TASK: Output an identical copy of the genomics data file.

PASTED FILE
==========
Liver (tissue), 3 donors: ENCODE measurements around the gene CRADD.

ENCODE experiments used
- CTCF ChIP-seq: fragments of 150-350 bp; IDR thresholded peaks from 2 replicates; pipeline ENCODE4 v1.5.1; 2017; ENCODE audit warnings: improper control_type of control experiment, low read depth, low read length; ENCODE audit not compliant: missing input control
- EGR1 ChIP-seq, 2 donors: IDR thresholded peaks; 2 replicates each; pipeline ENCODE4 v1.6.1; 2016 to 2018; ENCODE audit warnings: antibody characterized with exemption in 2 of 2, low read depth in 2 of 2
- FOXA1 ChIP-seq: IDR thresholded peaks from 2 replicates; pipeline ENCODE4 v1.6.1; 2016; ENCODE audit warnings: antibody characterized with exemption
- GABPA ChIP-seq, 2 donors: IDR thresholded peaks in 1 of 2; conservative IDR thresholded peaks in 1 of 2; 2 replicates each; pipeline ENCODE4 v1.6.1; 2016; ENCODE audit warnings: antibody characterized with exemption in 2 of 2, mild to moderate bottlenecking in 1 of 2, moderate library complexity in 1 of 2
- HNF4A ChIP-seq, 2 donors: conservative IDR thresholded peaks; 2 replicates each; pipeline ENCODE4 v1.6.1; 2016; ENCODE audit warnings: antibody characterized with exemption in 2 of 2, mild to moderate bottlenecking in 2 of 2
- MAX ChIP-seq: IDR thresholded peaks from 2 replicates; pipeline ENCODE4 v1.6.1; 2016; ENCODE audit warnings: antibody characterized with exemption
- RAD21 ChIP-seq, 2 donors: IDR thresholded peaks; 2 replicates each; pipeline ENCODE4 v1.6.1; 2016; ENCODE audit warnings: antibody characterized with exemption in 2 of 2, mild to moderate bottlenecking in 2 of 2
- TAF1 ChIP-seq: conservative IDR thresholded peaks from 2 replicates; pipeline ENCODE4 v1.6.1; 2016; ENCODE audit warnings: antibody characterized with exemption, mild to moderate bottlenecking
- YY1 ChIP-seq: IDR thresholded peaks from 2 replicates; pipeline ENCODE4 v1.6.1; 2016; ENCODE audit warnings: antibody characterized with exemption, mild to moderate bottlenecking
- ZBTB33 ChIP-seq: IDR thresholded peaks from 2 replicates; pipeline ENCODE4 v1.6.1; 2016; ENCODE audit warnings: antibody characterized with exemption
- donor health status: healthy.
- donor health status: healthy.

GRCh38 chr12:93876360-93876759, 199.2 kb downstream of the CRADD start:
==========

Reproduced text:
Liver (tissue), 3 donors: ENCODE measurements around the gene CRADD.

ENCODE experiments used
- CTCF ChIP-seq: fragments of 150-350 bp; IDR thresholded peaks from 2 replicates; pipeline ENCODE4 v1.5.1; 2017; ENCODE audit warnings: improper control_type of control experiment, low read depth, low read length; ENCODE audit not compliant: missing input control
- EGR1 ChIP-seq, 2 donors: IDR thresholded peaks; 2 replicates each; pipeline ENCODE4 v1.6.1; 2016 to 2018; ENCODE audit warnings: antibody characterized with exemption in 2 of 2, low read depth in 2 of 2
- FOXA1 ChIP-seq: IDR thresholded peaks from 2 replicates; pipeline ENCODE4 v1.6.1; 2016; ENCODE audit warnings: antibody characterized with exemption
- GABPA ChIP-seq, 2 donors: IDR thresholded peaks in 1 of 2; conservative IDR thresholded peaks in 1 of 2; 2 replicates each; pipeline ENCODE4 v1.6.1; 2016; ENCODE audit warnings: antibody characterized with exemption in 2 of 2, mild to moderate bottlenecking in 1 of 2, moderate library complexity in 1 of 2
- HNF4A ChIP-seq, 2 donors: conservative IDR thresholded peaks; 2 replicates each; pipeline ENCODE4 v1.6.1; 2016; ENCODE audit warnings: antibody characterized with exemption in 2 of 2, mild to moderate bottlenecking in 2 of 2
- MAX ChIP-seq: IDR thresholded peaks from 2 replicates; pipeline ENCODE4 v1.6.1; 2016; ENCODE audit warnings: antibody characterized with exemption
- RAD21 ChIP-seq, 2 donors: IDR thresholded peaks; 2 replicates each; pipeline ENCODE4 v1.6.1; 2016; ENCODE audit warnings: antibody characterized with exemption in 2 of 2, mild to moderate bottlenecking in 2 of 2
- TAF1 ChIP-seq: conservative IDR thresholded peaks from 2 replicates; pipeline ENCODE4 v1.6.1; 2016; ENCODE audit warnings: antibody characterized with exemption, mild to moderate bottlenecking
- YY1 ChIP-seq: IDR thresholded peaks from 2 replicates; pipeline ENCODE4 v1.6.1; 2016; ENCODE audit warnings: antibody characterized with exemption, mild to moderate bottlenecking
- ZBTB33 ChIP-seq: IDR thresholded peaks from 2 replicates; pipeline ENCODE4 v1.6.1; 2016; ENCODE audit warnings: antibody characterized with exemption
- donor health status: healthy.
- donor health status: healthy.

GRCh38 chr12:93876360-93876759, 199.2 kb downstream of the CRADD start: